Hall County is denying the city of Lula’s claims that the county broke its promises to help pay the construction costs of a wastewater treatment facility.
Lula filed a civil complaint against the county in the Superior Court of Hall County in March, claiming that the county government was in breach of a 2006 agreement to help pay for building the Lula facility, which was also funded with federal stimulus grant money.
The county is seeking to have the complaint dismissed and is arguing that Lula is misrepresenting what the county owes the city, according to the county’s written response to the Lula complaint.
Attorneys representing the county claim that federal grant money Lula received to help build the facility should be counted in the cost-sharing agreement, something Lula is arguing against.
According to a Georgia Environmental Finance Authority document, Lula received a $6 million federal subsidy and $2.6 million in low-interest loans for the plant.
Lula and Hall attorneys are at odds on whether the 2006 agreement signed by both parties before construction allows for the grant money to be considered in dividing the costs.
Lula argues such a deduction was not part of the original signed agreement.
But county attorneys wrote, “Proper interpretation of the agreement requires a credit for the grant money (Lula) received for construction of the wastewater plant.”
The county is also claiming the city is seeking payment beyond the original agreement.
Hall County states that the city has requested project costs of more than $10 million, which is “almost double the amount specified in the agreement” of $5.8 million.
With the county’s answer to the lawsuit, the case is now in discovery phase where each side can gather evidence before it’s determined whether the issue will go to trial.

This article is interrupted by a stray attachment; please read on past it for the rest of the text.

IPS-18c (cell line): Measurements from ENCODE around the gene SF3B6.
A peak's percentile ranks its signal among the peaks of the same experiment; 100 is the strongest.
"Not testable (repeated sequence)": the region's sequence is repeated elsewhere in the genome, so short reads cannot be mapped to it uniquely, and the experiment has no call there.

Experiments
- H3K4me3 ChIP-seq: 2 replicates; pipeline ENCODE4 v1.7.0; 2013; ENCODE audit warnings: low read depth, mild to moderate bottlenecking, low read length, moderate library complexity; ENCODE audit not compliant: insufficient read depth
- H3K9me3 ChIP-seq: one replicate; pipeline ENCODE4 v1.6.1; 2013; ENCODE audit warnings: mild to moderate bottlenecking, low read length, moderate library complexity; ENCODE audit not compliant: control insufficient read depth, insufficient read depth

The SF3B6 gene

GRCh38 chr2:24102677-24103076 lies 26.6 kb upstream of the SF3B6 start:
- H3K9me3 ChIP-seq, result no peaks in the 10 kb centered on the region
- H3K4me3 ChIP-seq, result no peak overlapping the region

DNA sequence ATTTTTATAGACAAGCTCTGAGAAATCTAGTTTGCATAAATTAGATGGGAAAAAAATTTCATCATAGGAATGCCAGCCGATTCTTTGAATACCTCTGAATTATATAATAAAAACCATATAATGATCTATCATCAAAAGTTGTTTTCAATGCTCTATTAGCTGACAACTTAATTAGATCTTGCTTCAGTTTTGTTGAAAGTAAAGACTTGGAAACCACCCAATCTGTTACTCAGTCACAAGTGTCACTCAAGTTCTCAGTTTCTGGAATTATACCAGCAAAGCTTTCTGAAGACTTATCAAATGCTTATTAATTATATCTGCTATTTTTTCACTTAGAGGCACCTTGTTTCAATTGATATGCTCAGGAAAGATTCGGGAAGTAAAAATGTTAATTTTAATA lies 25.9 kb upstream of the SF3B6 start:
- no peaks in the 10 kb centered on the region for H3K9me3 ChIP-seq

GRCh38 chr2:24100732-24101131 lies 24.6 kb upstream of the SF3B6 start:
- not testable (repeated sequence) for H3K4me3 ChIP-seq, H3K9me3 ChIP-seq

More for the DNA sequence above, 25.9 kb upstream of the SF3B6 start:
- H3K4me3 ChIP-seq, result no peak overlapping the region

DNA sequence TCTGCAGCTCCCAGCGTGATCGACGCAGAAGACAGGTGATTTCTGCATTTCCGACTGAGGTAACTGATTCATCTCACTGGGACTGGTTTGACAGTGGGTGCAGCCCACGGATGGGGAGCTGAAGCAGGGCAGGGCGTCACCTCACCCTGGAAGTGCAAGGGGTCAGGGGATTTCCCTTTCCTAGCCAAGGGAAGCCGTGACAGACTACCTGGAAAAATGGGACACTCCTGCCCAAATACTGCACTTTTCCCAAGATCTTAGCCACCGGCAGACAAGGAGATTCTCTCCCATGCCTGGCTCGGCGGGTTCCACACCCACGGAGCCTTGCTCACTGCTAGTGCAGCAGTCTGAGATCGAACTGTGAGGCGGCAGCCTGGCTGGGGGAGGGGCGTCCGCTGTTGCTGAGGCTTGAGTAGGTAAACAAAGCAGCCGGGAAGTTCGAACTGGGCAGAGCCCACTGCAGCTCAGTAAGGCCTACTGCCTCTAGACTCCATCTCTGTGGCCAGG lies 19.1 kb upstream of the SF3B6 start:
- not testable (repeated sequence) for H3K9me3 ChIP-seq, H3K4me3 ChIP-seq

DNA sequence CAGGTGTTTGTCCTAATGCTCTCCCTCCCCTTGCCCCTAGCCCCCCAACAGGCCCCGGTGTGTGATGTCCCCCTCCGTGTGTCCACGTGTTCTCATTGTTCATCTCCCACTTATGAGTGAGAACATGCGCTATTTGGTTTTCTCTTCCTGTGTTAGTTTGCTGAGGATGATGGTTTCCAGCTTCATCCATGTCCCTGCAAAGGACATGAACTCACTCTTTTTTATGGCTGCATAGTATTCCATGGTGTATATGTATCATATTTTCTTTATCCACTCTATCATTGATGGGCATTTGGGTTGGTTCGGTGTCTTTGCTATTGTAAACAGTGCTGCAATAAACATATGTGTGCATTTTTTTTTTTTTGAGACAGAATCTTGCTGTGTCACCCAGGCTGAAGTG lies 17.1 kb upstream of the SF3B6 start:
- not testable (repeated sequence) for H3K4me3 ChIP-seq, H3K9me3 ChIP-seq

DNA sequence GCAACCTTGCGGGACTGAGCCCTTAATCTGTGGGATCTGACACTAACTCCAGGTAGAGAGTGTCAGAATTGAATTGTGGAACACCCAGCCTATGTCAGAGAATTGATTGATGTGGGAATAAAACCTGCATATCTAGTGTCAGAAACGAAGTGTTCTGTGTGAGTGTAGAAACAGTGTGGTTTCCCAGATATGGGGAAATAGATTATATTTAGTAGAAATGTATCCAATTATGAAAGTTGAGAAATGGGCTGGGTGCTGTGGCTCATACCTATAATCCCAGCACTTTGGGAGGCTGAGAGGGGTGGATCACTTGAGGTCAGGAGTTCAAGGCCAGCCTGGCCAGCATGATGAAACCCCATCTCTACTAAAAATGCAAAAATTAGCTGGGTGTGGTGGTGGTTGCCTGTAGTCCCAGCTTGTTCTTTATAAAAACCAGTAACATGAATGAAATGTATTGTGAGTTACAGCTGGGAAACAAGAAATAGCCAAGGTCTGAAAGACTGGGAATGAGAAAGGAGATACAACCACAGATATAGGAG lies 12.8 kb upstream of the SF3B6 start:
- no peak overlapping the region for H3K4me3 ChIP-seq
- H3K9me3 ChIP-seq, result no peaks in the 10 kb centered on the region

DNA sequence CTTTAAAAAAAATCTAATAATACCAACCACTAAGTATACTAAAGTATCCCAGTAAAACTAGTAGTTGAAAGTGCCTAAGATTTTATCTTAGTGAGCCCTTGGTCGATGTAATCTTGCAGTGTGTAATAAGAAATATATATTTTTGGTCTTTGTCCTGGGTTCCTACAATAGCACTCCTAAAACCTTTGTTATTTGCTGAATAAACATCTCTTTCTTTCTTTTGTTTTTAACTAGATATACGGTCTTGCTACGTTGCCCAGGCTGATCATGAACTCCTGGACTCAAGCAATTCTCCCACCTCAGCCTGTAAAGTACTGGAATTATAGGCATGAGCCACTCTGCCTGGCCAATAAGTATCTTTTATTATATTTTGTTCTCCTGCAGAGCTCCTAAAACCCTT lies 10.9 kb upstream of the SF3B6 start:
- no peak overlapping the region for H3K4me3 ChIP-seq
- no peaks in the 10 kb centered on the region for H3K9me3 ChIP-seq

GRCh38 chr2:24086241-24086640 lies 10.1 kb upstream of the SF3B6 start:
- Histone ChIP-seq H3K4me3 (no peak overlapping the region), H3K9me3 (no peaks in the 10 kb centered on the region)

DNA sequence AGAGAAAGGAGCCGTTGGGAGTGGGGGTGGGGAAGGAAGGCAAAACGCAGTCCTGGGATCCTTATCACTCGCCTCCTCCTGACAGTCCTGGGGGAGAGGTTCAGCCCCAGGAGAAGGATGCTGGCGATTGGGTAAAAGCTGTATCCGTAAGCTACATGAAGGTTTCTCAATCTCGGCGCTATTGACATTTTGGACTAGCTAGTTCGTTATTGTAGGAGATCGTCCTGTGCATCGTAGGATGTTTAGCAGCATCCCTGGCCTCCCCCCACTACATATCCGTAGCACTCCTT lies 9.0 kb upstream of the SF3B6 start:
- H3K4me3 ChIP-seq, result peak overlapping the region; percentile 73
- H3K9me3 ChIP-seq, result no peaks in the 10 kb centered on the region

Comment opens on permit for wastewater discharge
Public comment is now open as the Georgia Environmental Protection Division considers reissuing a permit to allow the city of Gainesville to release treated wastewater into Flat Creek.
In order to discharge treated water into Georgia’s waters, the city of Gainesville must have a National Pollutant Discharge Elimination System permit.
The Gainesville Public Utilities Department currently has such a permit to release 12 million gallons per day into the creek, but it’s nearing expiration.
Those who wish to comment upon or object to the proposal are invited to submit in writing via email at
EPDcomments@dnr.state.ga.us with the subject line “NPDES permit reissuance, City of Gainesville, Flat Creek WRF (Hall County)” or mail to 4220 International Parkway, Suite 101, Atlanta, GA 30354.
County tax assessors board to attend 3-day training course
Members of the Hall County Board of Assessors are attending a training course in Athens at the Carl Vinson Institute of Government this week.
The three-day course, which is recommended by the Department of Revenue for county tax officials, focuses on legal and economic changes faced by assessors and appraisers, including an analysis of recent updates in property tax laws.
The Board of Tax Assessors is a five-member body, appointed by the Hall County Board of Commissioners, which is responsible for the preparation of the annual tax digest.
Aaron Hale covers government issues for The Times. Share your thoughts, news tips and questions with him: